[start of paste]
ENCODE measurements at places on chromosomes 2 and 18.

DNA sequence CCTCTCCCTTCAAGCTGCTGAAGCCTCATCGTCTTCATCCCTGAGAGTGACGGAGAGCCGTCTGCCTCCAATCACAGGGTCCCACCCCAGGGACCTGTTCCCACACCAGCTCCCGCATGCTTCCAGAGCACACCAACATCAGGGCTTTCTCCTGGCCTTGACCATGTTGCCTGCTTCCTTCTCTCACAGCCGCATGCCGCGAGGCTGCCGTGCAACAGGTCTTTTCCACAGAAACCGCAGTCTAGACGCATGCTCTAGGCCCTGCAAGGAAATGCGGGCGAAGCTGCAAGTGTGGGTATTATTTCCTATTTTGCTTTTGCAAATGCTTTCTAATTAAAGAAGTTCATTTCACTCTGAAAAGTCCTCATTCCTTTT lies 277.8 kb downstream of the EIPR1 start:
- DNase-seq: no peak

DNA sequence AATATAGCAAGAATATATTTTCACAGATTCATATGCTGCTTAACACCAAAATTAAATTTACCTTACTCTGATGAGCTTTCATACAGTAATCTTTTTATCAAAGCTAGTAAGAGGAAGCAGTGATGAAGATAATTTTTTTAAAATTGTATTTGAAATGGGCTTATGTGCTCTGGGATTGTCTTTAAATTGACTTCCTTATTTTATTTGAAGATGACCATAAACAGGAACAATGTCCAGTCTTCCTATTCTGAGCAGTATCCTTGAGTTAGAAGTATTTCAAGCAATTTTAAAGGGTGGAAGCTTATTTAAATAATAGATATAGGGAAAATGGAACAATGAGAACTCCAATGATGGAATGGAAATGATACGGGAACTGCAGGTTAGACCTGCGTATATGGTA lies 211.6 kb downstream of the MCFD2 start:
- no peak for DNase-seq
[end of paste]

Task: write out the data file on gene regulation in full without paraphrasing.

ENCODE measurements at places on chromosomes 2 and 18.

DNA sequence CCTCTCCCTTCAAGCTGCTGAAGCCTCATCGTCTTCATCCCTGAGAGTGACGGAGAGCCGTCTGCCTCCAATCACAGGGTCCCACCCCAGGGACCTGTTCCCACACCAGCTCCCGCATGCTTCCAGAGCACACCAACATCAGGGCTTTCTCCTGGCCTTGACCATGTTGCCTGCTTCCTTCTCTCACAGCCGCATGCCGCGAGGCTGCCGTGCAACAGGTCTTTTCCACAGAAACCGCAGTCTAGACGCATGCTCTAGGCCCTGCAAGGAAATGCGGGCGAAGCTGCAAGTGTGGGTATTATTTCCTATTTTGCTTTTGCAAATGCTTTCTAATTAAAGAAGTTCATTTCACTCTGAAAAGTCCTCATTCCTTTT lies 277.8 kb downstream of the EIPR1 start:
- DNase-seq: no peak

DNA sequence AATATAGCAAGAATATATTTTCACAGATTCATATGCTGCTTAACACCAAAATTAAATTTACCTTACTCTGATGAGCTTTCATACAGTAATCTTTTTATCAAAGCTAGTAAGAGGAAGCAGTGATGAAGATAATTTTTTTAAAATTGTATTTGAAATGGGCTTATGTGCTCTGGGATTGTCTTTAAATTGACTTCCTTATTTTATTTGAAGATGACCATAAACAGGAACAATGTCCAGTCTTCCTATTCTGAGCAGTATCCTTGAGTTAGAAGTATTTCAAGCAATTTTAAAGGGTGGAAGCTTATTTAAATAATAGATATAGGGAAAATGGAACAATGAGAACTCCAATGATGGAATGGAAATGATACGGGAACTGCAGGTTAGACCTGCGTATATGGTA lies 211.6 kb downstream of the MCFD2 start:
- no peak for DNase-seq